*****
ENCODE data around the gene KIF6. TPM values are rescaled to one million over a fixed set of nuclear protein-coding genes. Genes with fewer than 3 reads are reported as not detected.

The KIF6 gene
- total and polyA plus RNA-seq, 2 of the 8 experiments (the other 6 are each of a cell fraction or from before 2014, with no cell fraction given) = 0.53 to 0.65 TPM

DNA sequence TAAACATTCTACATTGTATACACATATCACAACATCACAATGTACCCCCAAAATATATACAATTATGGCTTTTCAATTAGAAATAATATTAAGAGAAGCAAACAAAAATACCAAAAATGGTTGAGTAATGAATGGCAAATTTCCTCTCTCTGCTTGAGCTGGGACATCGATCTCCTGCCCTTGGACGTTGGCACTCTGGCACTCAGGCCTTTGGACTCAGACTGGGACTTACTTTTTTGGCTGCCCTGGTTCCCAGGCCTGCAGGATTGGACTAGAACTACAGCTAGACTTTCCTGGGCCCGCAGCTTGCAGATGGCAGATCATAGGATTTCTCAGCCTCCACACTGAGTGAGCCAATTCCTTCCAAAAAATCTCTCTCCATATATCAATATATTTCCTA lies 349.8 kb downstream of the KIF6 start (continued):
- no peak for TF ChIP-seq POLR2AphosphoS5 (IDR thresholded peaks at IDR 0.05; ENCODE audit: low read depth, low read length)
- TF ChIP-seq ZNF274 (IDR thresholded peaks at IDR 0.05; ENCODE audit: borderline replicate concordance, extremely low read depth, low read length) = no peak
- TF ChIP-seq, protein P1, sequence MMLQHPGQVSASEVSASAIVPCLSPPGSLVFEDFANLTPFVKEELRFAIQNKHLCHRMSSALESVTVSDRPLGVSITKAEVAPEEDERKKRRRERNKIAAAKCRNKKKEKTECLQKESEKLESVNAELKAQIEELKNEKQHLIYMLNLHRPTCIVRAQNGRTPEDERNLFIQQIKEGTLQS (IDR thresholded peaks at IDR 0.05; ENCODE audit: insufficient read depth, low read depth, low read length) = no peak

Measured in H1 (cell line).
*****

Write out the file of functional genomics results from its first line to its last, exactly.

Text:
ENCODE data around the gene KIF6. TPM values are rescaled to one million over a fixed set of nuclear protein-coding genes. Genes with fewer than 3 reads are reported as not detected.

The KIF6 gene
- total and polyA plus RNA-seq, 2 of the 8 experiments (the other 6 are each of a cell fraction or from before 2014, with no cell fraction given) = 0.53 to 0.65 TPM

DNA sequence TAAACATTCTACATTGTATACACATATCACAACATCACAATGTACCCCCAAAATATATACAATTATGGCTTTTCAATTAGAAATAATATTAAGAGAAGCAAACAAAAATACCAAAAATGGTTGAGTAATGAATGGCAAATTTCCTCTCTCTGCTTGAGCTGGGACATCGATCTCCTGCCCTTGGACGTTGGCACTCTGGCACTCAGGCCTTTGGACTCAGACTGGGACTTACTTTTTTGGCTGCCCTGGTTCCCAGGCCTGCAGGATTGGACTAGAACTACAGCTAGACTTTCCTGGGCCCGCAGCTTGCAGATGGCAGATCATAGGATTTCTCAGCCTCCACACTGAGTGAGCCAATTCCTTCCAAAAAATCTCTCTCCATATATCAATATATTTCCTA lies 349.8 kb downstream of the KIF6 start (continued):
- no peak for TF ChIP-seq POLR2AphosphoS5 (IDR thresholded peaks at IDR 0.05; ENCODE audit: low read depth, low read length)
- TF ChIP-seq ZNF274 (IDR thresholded peaks at IDR 0.05; ENCODE audit: borderline replicate concordance, extremely low read depth, low read length) = no peak
- TF ChIP-seq, protein P1, sequence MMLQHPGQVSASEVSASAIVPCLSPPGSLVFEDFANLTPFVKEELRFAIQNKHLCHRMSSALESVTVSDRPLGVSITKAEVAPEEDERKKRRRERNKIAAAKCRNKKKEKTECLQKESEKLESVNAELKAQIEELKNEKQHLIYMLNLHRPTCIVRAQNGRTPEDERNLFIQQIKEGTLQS (IDR thresholded peaks at IDR 0.05; ENCODE audit: insufficient read depth, low read depth, low read length) = no peak

Measured in H1 (cell line).